Describing someone

1, What does she look like? (PHYSICAL APPEARANCE)

Example 1

She’s a very slim, young woman, in her thirties. She’s got long, wavy, blond hair and pale skin. She’s wearing lipstick and a pair of earrings, and I think she’s very attractive. She’s got lovely eyes, but there is something unusual about them: one of her eyes is brown and the other is blue.

Example 2

He’s well-built and muscular. He’s got receding hair and a few wrinkles. He’s got thick eyebrows and stubble. His eyes are his best feature: they’re so large and sparkly and such a deep brown.

Example 3

My mum is in her fifties but she’s by no means over the hill yet. She is still slim with a good figure. Her appearance hasn’t changed much, but she’s got a few wrinkles and she’s going grey. She wears contact lenses and you can’t tell that she’s nearly 60.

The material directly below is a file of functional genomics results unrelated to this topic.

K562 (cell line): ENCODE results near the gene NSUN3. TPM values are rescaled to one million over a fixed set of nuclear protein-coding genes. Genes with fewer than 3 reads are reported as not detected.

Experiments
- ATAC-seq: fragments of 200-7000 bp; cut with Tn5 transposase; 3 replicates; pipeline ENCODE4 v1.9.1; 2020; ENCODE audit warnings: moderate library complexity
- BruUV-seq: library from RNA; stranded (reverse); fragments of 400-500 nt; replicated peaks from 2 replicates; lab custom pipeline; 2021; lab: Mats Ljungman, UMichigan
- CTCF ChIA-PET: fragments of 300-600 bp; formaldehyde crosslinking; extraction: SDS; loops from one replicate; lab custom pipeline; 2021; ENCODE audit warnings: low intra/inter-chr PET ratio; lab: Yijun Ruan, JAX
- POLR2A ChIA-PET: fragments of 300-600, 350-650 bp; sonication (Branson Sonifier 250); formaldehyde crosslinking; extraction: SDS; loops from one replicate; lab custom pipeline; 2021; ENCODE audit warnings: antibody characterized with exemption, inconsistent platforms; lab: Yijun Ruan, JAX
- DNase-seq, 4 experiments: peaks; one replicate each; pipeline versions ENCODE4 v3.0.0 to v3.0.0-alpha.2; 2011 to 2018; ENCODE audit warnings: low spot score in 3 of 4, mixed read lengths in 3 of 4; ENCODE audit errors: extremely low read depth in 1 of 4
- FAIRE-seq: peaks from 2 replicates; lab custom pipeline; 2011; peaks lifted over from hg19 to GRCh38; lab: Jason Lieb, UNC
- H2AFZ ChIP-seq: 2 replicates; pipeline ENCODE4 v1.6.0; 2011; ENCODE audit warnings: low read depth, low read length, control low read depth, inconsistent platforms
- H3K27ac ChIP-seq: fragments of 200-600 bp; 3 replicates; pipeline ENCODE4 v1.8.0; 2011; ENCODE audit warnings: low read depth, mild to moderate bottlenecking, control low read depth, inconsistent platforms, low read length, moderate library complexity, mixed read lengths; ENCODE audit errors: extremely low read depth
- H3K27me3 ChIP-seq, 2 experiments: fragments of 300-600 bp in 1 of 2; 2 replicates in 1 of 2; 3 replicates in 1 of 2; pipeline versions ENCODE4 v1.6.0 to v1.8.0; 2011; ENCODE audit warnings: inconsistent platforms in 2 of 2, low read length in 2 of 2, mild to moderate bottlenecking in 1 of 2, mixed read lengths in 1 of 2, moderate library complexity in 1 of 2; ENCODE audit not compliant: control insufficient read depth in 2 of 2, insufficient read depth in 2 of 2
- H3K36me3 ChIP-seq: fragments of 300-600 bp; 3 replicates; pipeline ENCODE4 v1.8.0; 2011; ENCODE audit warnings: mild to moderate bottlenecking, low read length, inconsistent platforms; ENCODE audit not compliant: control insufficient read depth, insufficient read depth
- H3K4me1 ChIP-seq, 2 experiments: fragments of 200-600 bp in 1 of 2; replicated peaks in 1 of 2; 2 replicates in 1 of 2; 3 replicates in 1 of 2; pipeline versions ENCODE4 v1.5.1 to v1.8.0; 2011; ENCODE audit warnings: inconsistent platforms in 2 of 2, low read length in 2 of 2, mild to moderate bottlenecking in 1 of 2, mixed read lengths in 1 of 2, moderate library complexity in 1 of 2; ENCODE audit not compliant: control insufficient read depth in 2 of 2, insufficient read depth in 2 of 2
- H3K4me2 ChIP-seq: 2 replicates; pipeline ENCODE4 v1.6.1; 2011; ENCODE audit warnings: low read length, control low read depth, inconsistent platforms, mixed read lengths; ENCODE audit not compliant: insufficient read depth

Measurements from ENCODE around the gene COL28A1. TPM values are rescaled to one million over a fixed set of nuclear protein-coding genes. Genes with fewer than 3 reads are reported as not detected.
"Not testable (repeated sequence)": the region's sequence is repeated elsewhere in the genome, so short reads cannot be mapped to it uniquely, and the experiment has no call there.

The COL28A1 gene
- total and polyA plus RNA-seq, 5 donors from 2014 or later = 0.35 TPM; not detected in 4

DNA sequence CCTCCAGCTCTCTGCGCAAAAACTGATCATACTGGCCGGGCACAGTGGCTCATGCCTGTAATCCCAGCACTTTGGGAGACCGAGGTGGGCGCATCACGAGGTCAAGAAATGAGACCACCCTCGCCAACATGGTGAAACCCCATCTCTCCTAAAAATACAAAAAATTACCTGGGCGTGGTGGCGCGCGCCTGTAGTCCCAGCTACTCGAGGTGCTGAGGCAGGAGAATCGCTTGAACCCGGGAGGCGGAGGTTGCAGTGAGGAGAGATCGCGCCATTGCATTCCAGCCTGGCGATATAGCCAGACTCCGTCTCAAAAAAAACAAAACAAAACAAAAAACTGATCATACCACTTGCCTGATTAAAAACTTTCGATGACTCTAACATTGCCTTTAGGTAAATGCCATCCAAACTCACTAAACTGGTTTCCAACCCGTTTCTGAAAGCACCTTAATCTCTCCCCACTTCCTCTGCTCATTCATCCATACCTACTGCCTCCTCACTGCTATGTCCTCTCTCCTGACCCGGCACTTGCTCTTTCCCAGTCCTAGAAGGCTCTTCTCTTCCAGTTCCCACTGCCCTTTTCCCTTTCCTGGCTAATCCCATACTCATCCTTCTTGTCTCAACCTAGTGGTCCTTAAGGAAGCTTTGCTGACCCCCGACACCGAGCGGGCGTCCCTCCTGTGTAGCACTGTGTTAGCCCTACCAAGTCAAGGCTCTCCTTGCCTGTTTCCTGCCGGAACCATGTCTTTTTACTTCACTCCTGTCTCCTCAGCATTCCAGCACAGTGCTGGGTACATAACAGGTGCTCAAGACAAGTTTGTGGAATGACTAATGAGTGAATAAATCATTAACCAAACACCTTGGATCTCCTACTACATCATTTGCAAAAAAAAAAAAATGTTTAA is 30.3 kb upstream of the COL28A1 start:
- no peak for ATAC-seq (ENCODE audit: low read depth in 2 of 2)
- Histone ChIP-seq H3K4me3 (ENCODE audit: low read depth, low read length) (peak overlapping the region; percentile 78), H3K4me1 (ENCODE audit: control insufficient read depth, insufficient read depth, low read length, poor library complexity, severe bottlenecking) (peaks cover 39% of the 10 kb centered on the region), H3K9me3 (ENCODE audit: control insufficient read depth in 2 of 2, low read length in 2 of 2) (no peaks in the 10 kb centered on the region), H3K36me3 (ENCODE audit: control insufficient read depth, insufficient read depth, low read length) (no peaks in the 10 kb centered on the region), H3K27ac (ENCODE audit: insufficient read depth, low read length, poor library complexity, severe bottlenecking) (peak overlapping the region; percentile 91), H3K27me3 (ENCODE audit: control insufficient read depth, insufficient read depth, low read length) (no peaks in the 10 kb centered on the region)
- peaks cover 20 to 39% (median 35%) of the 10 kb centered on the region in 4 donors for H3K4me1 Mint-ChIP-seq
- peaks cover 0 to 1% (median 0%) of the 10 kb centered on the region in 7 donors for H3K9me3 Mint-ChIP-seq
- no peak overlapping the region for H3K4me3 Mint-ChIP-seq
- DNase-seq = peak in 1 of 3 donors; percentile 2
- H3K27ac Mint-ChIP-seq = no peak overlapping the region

Example 4

-I don’t think I know Charlotte. What does she look like?

-You do know her: she’s the good-looking one with dark hair.

-Oh, I think I know who you mean. Is she short?

-Yes, she’s shortish, probably about my height. She’s quite slim, too.

-I know exactly who she is. She has lost a lot of weight recently and she has just had her hair cut.

-That’s right – it used to be shoulder-length and now it’s short with a fringe.


The suffix –ish is often used in descriptions of people. It is added to an adjective such as ‘tall’, ‘slim’ or ‘pretty’ to mean slightly tall/slim/pretty, etc.

He’s tallish, though not as tall as Mark.

‘Is she pretty?’ ‘Er, prettyish, I’d say.’

He looked youngish – maybe late twenties?


2, What is she like? (100 WORDS TO DESCRIBE CHARACTER)

3, Idioms to describe someone's character

4, Phrases to describe someone’s character​


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